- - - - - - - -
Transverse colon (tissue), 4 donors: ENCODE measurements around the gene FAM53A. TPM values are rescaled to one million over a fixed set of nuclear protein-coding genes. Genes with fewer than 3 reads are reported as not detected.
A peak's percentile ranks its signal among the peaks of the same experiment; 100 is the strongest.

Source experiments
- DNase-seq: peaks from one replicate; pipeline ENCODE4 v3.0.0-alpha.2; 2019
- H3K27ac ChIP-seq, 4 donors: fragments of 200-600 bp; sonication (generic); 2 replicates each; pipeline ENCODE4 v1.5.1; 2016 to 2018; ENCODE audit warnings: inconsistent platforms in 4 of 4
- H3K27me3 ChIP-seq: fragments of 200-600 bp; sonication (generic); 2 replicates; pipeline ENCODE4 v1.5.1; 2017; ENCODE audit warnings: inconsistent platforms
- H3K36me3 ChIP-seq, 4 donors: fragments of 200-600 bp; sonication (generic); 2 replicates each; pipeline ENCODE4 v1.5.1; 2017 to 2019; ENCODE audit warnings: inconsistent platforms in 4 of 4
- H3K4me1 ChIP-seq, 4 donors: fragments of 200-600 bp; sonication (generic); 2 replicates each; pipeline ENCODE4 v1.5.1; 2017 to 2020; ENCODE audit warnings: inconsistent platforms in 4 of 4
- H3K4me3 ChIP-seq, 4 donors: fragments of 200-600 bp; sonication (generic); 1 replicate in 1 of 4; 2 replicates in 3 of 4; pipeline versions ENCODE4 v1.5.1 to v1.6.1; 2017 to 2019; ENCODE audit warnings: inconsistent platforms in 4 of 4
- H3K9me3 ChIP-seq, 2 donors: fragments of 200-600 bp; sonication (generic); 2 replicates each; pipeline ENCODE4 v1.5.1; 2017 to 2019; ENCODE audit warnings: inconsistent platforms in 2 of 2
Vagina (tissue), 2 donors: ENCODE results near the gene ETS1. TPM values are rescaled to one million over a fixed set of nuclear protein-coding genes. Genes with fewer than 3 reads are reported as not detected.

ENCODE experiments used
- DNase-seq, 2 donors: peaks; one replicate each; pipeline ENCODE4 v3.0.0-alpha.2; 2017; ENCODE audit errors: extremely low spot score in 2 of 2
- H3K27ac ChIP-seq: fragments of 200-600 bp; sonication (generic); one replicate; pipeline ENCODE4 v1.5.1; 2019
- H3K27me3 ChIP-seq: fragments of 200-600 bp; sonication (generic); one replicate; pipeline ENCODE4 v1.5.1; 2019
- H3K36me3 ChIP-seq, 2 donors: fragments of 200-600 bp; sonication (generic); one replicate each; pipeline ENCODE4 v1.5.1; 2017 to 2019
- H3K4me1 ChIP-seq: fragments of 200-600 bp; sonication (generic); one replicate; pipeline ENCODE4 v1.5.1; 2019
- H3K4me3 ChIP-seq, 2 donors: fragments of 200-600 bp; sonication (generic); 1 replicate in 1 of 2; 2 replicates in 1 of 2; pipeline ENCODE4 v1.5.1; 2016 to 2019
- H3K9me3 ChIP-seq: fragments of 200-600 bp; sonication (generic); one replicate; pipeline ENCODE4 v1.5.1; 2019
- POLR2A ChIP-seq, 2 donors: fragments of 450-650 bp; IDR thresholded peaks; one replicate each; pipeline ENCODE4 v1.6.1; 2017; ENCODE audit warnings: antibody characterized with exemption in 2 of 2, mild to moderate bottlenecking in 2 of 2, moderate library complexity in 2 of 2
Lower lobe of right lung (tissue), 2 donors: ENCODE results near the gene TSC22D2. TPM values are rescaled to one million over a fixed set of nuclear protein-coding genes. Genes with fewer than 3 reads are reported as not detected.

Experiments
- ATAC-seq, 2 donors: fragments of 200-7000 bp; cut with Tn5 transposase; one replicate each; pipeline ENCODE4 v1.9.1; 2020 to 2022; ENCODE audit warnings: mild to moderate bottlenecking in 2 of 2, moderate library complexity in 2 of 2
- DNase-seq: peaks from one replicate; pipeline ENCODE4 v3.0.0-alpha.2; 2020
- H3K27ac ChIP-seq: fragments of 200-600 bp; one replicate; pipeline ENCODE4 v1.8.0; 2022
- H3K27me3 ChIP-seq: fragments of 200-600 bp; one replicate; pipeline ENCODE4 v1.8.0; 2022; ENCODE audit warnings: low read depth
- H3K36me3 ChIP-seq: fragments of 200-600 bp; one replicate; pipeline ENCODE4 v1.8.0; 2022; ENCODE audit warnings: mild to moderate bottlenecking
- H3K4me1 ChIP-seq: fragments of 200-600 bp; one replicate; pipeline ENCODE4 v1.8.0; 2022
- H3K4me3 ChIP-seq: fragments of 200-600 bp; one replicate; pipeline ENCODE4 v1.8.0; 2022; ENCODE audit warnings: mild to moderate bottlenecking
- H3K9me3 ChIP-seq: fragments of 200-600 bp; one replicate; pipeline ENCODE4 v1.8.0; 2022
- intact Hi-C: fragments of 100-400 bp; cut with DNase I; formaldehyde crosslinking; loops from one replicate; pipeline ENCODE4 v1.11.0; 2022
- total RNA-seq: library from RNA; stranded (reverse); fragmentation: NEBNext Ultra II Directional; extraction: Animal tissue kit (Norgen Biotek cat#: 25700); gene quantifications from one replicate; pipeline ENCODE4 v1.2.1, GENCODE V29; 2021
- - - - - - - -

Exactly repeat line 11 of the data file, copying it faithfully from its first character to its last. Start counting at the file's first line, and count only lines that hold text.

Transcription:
Vagina (tissue), 2 donors: ENCODE results near the gene ETS1. TPM values are rescaled to one million over a fixed set of nuclear protein-coding genes. Genes with fewer than 3 reads are reported as not detected.